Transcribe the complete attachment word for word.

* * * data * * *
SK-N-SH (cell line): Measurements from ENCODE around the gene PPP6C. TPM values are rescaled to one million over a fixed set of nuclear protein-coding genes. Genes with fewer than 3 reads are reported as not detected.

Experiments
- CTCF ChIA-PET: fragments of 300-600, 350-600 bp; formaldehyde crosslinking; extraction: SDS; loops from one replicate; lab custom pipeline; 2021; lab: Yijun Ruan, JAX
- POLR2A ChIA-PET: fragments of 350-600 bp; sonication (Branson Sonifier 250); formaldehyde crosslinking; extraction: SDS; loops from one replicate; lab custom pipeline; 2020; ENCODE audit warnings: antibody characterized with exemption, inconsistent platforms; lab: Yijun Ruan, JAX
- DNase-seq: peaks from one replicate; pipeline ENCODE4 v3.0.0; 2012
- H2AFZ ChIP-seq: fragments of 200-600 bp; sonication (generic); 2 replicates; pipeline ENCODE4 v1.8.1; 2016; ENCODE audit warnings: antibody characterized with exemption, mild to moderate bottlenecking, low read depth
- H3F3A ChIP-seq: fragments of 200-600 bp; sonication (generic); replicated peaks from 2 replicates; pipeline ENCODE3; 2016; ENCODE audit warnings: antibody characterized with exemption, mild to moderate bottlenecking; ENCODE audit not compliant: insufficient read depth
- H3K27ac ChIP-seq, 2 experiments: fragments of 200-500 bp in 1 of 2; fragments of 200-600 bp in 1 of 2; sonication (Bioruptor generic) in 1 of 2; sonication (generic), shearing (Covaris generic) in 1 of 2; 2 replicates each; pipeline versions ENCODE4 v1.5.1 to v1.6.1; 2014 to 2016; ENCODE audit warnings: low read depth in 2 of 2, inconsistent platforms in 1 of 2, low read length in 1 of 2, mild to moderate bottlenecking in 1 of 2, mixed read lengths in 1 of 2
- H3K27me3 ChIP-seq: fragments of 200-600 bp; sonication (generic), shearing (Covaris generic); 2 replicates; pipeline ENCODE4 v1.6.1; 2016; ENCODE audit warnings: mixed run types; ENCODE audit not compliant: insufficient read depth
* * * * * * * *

SK-N-SH (cell line): Measurements from ENCODE around the gene PPP6C. TPM values are rescaled to one million over a fixed set of nuclear protein-coding genes. Genes with fewer than 3 reads are reported as not detected.

Experiments
- CTCF ChIA-PET: fragments of 300-600, 350-600 bp; formaldehyde crosslinking; extraction: SDS; loops from one replicate; lab custom pipeline; 2021; lab: Yijun Ruan, JAX
- POLR2A ChIA-PET: fragments of 350-600 bp; sonication (Branson Sonifier 250); formaldehyde crosslinking; extraction: SDS; loops from one replicate; lab custom pipeline; 2020; ENCODE audit warnings: antibody characterized with exemption, inconsistent platforms; lab: Yijun Ruan, JAX
- DNase-seq: peaks from one replicate; pipeline ENCODE4 v3.0.0; 2012
- H2AFZ ChIP-seq: fragments of 200-600 bp; sonication (generic); 2 replicates; pipeline ENCODE4 v1.8.1; 2016; ENCODE audit warnings: antibody characterized with exemption, mild to moderate bottlenecking, low read depth
- H3F3A ChIP-seq: fragments of 200-600 bp; sonication (generic); replicated peaks from 2 replicates; pipeline ENCODE3; 2016; ENCODE audit warnings: antibody characterized with exemption, mild to moderate bottlenecking; ENCODE audit not compliant: insufficient read depth
- H3K27ac ChIP-seq, 2 experiments: fragments of 200-500 bp in 1 of 2; fragments of 200-600 bp in 1 of 2; sonication (Bioruptor generic) in 1 of 2; sonication (generic), shearing (Covaris generic) in 1 of 2; 2 replicates each; pipeline versions ENCODE4 v1.5.1 to v1.6.1; 2014 to 2016; ENCODE audit warnings: low read depth in 2 of 2, inconsistent platforms in 1 of 2, low read length in 1 of 2, mild to moderate bottlenecking in 1 of 2, mixed read lengths in 1 of 2
- H3K27me3 ChIP-seq: fragments of 200-600 bp; sonication (generic), shearing (Covaris generic); 2 replicates; pipeline ENCODE4 v1.6.1; 2016; ENCODE audit warnings: mixed run types; ENCODE audit not compliant: insufficient read depth